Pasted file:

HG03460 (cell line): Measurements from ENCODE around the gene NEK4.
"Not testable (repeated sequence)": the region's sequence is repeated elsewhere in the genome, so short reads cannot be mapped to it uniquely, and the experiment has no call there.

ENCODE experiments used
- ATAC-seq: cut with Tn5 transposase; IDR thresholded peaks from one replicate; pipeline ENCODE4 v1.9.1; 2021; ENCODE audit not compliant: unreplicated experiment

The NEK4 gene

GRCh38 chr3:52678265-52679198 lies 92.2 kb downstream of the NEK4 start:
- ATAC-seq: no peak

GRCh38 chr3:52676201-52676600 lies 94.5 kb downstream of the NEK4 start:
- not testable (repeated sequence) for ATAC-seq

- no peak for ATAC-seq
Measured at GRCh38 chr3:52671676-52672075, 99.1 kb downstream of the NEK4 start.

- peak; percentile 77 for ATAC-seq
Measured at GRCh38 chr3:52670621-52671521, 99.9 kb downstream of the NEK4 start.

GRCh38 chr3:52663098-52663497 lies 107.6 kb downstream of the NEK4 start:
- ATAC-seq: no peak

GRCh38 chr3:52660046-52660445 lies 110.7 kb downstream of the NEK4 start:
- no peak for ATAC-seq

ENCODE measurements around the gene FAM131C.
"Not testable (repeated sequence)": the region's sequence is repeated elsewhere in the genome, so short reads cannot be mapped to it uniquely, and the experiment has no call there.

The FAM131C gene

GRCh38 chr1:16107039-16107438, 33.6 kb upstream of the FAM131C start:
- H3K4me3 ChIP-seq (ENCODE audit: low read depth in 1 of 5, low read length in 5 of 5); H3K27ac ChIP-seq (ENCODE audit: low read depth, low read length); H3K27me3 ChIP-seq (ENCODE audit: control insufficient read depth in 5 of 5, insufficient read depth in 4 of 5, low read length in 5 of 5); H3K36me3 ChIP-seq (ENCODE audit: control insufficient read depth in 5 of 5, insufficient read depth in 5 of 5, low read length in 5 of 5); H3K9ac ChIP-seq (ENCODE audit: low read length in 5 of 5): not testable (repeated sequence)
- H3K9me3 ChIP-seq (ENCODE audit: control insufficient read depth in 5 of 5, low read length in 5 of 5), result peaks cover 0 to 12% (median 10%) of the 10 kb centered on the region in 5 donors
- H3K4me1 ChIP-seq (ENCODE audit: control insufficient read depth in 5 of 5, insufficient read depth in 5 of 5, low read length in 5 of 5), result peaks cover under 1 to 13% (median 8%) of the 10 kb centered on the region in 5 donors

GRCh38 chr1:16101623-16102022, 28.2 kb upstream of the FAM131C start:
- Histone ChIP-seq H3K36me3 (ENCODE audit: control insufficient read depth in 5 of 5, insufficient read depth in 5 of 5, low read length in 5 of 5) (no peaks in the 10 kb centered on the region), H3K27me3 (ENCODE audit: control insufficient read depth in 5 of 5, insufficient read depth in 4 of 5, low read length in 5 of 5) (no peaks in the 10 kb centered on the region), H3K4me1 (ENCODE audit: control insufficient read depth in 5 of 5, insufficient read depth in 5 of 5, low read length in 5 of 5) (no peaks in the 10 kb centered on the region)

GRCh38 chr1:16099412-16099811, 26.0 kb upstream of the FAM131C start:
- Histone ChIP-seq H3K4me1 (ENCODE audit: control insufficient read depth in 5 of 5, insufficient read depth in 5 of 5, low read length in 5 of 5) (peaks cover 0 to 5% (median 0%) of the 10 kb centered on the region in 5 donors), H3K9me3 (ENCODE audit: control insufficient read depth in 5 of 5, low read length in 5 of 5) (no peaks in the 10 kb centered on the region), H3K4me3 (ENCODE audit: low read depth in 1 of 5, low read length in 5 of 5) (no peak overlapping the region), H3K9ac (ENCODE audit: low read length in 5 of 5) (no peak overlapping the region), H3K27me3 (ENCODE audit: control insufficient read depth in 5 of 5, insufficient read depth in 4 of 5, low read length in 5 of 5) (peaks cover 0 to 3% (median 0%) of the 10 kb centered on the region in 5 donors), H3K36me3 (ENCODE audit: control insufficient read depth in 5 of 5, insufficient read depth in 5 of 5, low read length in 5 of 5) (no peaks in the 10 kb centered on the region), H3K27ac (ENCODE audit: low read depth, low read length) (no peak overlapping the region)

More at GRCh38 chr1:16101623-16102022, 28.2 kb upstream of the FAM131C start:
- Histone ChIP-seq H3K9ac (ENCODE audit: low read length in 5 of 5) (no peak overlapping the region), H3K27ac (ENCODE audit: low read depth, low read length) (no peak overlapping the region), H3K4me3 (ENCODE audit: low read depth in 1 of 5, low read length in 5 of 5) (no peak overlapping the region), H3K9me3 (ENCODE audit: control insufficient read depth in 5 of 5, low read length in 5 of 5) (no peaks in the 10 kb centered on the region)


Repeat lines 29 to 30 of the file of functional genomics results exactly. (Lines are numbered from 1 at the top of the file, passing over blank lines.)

More at GRCh38 chr1:16101623-16102022, 28.2 kb upstream of the FAM131C start:
- Histone ChIP-seq H3K9ac (ENCODE audit: low read length in 5 of 5) (no peak overlapping the region), H3K27ac (ENCODE audit: low read depth, low read length) (no peak overlapping the region), H3K4me3 (ENCODE audit: low read depth in 1 of 5, low read length in 5 of 5) (no peak overlapping the region), H3K9me3 (ENCODE audit: control insufficient read depth in 5 of 5, low read length in 5 of 5) (no peaks in the 10 kb centered on the region)